A new study finds that eczema, a chronic itchy skin disease that often starts in childhood, wreaks havoc on patients’ lives.
The study from Northwestern University discovered that adults suffering from eczema have higher rates of smoking, drinking and obesity and are less likely to exercise.
These behaviors give them a higher risk of cardiovascular disease, including high blood pressure and high cholesterol, as well as diabetes, according to the researchers. On top of that, they also have higher rates of insomnia.
About 10 percent of adults in the U.S. have eczema, the researchers reported.
“This disease takes a huge emotional toll on its sufferers, like chronic pain,” said dermatologist and lead study author Jonathan Silverberg, Ph.D.
“Because eczema often starts in early childhood, people are affected all through their developmental years and adolescence. It hurts their self-esteem and identity. That’s part of why we see all these negative behaviors.”
Adding to eczema patients’ health woes is difficulty exercising because sweat and heat aggravate the itching, according to Silverberg, director of the Northwestern Medicine Multidisciplinary Eczema Center.
“They will avoid anything that triggers the itch,” he said. “Patients report their eczema flares during a workout.”
“This opens our eyes in the world of dermatology that we’re not just treating chronic inflammation of the skin but the behavioral, lifestyle side of things,” Silverberg continued.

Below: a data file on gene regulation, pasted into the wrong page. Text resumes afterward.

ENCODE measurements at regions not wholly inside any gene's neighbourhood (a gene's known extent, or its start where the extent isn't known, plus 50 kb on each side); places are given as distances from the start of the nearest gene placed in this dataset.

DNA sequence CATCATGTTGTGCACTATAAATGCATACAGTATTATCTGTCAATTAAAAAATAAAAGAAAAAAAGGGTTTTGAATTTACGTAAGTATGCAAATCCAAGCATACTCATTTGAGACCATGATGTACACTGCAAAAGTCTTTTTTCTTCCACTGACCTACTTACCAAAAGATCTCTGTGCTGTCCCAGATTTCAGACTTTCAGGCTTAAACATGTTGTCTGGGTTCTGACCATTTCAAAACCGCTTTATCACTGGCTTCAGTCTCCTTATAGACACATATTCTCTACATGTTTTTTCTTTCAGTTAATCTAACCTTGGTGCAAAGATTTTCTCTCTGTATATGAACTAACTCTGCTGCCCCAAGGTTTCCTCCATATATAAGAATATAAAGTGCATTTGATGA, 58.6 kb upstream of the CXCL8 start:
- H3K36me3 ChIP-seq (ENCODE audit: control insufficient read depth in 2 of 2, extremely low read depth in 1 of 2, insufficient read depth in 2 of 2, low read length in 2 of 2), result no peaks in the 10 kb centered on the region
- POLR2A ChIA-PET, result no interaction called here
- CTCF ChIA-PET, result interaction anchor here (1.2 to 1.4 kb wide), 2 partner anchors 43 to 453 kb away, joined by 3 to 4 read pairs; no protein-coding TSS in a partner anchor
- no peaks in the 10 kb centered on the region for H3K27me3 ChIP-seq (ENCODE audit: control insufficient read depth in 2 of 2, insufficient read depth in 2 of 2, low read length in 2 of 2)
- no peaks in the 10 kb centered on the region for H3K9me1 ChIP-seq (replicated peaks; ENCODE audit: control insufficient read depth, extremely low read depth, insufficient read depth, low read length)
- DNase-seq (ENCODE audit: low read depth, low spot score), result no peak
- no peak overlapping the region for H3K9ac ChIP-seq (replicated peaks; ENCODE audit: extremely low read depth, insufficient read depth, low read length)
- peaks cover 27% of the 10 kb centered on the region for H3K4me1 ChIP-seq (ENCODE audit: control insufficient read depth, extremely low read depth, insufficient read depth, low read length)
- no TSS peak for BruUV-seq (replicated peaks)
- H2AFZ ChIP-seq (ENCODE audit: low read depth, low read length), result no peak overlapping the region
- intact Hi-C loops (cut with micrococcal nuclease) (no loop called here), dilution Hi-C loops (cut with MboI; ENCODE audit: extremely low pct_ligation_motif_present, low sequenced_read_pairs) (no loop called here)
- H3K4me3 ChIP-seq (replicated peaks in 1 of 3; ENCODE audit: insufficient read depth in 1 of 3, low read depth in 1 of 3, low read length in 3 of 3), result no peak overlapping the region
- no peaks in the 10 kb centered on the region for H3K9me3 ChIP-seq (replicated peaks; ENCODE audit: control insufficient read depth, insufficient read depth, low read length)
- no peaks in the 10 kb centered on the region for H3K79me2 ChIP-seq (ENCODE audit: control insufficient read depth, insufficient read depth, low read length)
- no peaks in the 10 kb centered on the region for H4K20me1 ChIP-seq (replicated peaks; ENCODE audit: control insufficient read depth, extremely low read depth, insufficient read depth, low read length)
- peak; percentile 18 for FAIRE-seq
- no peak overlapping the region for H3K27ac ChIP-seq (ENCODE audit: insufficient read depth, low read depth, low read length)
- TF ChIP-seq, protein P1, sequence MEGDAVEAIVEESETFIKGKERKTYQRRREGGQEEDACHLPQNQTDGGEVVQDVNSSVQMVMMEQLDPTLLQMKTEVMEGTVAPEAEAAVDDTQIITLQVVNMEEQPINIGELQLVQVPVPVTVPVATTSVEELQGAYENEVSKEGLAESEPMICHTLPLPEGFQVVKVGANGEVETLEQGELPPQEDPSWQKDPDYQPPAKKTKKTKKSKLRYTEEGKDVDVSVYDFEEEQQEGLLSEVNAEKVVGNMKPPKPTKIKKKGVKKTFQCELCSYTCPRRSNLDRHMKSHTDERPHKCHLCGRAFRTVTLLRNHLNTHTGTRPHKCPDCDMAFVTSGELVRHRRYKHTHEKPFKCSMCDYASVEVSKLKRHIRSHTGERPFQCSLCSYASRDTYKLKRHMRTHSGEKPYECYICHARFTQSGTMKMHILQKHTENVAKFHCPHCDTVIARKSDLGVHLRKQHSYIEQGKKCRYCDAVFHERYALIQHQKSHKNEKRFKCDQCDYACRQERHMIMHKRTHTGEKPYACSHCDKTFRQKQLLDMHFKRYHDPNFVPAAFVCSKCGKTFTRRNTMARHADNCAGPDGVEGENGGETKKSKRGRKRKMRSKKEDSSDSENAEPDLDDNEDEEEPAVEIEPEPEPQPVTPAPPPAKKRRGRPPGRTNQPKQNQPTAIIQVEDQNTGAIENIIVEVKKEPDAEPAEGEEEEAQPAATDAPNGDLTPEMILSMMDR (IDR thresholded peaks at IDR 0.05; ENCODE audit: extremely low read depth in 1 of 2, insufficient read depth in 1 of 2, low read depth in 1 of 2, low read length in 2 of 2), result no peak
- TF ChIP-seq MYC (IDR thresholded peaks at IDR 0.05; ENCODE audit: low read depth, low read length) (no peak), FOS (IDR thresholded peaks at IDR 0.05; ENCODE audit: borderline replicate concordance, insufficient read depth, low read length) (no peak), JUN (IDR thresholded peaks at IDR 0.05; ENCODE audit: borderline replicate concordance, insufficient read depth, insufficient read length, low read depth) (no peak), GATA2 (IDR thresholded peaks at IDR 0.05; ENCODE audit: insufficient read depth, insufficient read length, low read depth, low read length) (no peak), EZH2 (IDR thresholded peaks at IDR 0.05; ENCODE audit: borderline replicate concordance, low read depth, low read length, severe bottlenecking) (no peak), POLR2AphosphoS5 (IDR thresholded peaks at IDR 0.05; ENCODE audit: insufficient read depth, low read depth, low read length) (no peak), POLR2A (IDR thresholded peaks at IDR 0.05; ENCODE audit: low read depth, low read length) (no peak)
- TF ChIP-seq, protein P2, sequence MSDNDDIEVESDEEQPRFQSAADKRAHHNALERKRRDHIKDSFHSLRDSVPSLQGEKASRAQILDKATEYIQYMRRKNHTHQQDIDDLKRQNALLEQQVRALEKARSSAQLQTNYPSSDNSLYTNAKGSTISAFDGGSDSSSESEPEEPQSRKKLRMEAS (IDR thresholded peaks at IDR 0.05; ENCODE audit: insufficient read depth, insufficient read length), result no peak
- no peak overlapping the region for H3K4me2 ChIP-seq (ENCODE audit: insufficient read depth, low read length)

He added that dermatologists need to ask patients about their lifestyle habits, such as smoking and physical activity so they can offer interventions.
The study analyzed data for 27,157 and 34,525 adults aged 18 to 85 years from the 2010 and 2012 National Health Interview Survey.
The analysis found that patients with eczema had 54 percent higher odds of being morbidly obese, 48 percent higher odds of hypertension, up to 93 percent higher odds of having pre-diabetes, and up to 42 percent higher odds of having diabetes. They also had 36 percent higher odds of high cholesterol.
Silverberg said patients should be offered interventions for alcohol and smoking by their dermatologists.
In addition, he is collaborating with colleagues in Northwestern’s department of physical therapy and human movement sciences to figure out how patients with eczema can exercise to improve their health without worsening their skin flare-ups.
The study was published in the Journal of Allergy and Clinical Immunology.
Source: Northwestern University